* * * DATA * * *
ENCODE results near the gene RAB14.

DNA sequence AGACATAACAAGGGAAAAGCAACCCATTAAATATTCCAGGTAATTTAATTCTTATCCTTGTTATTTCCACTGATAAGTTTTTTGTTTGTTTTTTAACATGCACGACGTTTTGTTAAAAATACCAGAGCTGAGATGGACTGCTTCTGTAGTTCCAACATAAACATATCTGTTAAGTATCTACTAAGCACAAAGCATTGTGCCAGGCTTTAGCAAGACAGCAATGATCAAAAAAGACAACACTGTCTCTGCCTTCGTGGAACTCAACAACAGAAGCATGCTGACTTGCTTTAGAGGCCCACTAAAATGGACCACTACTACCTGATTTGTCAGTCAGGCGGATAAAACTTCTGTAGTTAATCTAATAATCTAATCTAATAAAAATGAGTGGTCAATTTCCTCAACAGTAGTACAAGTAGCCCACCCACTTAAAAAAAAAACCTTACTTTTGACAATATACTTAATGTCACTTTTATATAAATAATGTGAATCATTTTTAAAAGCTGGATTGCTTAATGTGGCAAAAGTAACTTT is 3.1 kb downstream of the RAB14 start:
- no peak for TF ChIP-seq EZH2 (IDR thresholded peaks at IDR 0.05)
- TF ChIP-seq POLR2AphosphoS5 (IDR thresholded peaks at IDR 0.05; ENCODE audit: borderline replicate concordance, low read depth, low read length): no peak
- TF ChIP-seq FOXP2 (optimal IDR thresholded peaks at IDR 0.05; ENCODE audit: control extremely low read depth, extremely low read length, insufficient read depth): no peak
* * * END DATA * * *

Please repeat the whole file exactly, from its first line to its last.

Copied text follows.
ENCODE results near the gene RAB14.

DNA sequence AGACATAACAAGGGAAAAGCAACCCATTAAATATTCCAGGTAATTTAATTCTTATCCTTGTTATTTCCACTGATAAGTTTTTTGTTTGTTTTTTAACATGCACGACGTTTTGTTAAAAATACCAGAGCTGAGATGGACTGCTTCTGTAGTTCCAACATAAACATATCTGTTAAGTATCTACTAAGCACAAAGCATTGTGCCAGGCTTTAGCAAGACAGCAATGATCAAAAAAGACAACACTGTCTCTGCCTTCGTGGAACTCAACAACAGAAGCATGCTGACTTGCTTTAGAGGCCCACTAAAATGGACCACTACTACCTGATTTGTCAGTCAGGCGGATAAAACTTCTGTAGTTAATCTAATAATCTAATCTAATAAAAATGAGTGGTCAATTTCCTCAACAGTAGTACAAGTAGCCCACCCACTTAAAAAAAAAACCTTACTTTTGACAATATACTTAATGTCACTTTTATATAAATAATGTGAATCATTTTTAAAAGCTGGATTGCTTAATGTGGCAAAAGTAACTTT is 3.1 kb downstream of the RAB14 start:
- no peak for TF ChIP-seq EZH2 (IDR thresholded peaks at IDR 0.05)
- TF ChIP-seq POLR2AphosphoS5 (IDR thresholded peaks at IDR 0.05; ENCODE audit: borderline replicate concordance, low read depth, low read length): no peak
- TF ChIP-seq FOXP2 (optimal IDR thresholded peaks at IDR 0.05; ENCODE audit: control extremely low read depth, extremely low read length, insufficient read depth): no peak